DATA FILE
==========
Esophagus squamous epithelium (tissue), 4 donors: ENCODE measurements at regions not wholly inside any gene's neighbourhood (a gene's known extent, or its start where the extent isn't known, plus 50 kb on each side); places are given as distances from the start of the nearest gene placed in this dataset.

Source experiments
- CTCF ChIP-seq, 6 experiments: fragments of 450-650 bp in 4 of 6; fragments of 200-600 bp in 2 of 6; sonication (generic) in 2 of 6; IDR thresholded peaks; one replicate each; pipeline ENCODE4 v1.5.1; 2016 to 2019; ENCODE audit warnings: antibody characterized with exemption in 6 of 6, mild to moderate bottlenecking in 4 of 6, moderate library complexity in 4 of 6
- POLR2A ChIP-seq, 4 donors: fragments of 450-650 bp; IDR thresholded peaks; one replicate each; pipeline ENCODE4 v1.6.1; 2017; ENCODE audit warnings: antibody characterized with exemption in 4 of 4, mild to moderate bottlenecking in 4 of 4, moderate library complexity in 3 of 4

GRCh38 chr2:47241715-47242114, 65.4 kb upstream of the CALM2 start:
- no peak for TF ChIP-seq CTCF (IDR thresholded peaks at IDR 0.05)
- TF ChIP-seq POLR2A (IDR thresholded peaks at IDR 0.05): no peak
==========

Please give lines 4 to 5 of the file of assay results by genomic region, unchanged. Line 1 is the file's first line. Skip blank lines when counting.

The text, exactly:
- POLR2A ChIP-seq, 4 donors: fragments of 450-650 bp; IDR thresholded peaks; one replicate each; pipeline ENCODE4 v1.6.1; 2017; ENCODE audit warnings: antibody characterized with exemption in 4 of 4, mild to moderate bottlenecking in 4 of 4, moderate library complexity in 3 of 4

GRCh38 chr2:47241715-47242114, 65.4 kb upstream of the CALM2 start: